- The date of birth of the applicant and,
- The date the photographer took the client’s photo
In addition, the registry clerk would need to ensure that the second photograph submitted by the client is blank.
The authorities have prescribed various other instructions to officers in visa offices. When examining photographs, visa offices would need to pay close attention to certain common errors. These errors typically appear on non-compliant photos. Such errors would usually comprise:
- Photographs that have the subject out of focus
- Photographs with an incorrect photograph background i.e. a background that is not white in colour
- Photographs taken in poor light or dim conditions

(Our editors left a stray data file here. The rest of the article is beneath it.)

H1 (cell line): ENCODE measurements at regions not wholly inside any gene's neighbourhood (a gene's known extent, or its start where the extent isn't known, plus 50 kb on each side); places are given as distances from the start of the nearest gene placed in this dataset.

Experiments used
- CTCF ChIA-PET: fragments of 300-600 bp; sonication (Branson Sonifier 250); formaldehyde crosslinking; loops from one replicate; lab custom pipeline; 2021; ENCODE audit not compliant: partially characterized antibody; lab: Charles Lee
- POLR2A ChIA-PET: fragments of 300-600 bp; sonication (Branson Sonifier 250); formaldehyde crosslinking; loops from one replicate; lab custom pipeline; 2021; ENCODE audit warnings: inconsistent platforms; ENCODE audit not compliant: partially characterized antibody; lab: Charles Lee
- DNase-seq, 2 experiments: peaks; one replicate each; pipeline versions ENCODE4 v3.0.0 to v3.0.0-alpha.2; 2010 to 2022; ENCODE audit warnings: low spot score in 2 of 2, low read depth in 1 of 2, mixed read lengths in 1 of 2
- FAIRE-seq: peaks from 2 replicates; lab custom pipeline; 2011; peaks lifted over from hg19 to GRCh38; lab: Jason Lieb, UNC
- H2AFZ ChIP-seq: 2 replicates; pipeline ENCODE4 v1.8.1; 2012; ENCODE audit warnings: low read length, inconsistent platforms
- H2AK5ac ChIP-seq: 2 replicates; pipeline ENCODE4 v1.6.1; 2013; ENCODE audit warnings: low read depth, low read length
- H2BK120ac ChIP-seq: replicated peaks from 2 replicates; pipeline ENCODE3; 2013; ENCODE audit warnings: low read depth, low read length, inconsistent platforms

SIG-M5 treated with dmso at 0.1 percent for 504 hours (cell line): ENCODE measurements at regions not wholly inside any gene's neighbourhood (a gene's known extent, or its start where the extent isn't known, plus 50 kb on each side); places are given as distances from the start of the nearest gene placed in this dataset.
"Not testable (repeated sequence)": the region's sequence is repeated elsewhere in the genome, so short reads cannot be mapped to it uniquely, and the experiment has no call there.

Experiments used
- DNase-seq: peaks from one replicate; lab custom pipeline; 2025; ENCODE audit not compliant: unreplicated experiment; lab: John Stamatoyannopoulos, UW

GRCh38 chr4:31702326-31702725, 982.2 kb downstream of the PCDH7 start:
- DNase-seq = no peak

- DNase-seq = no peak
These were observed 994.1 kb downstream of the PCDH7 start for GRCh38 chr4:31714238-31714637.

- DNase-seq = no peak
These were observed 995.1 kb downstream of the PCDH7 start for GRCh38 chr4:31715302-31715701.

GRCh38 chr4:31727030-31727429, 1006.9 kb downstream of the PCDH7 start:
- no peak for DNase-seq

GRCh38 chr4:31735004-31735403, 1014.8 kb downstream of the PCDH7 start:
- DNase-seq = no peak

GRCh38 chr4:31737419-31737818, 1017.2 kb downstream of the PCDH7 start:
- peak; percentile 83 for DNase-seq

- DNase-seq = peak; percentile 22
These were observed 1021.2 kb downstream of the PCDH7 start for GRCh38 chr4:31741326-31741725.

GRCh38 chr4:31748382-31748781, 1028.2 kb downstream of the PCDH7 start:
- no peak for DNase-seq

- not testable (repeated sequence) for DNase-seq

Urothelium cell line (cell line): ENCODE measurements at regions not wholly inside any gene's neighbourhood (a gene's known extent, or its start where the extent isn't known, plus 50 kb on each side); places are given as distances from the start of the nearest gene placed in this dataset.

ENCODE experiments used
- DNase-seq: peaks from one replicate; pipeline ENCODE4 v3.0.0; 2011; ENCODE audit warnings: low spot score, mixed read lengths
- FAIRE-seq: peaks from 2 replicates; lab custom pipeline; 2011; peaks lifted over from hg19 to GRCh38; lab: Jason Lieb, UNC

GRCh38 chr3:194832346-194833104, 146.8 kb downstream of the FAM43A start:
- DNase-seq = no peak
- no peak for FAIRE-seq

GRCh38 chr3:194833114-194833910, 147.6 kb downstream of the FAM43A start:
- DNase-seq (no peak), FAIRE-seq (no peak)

- Photographs that depict shadows on the client’s face, especially in the area around the ears and,
- Photographs that have an incorrect head size i.e. photographs where the client’s head appears as being too large
It is worth noting that the authorities do not consider the actual size of the photograph as being very important or significant. This is because the Permanent Resident Card Centre (PRCC) of the Case Processing Centre in Sydney, Nova Scotia can crop the photograph.
The Permanent Resident Card Centre (PRCC) typically scans the photo, before altering it (if required). Because of this activity carried out by the Permanent Resident Card Centre (PRCC) of the Case Processing Centre in Sydney, Nova Scotia, photo die-cutters have become obsolete. As a result, officers cannot place orders for photo die-cutters any longer.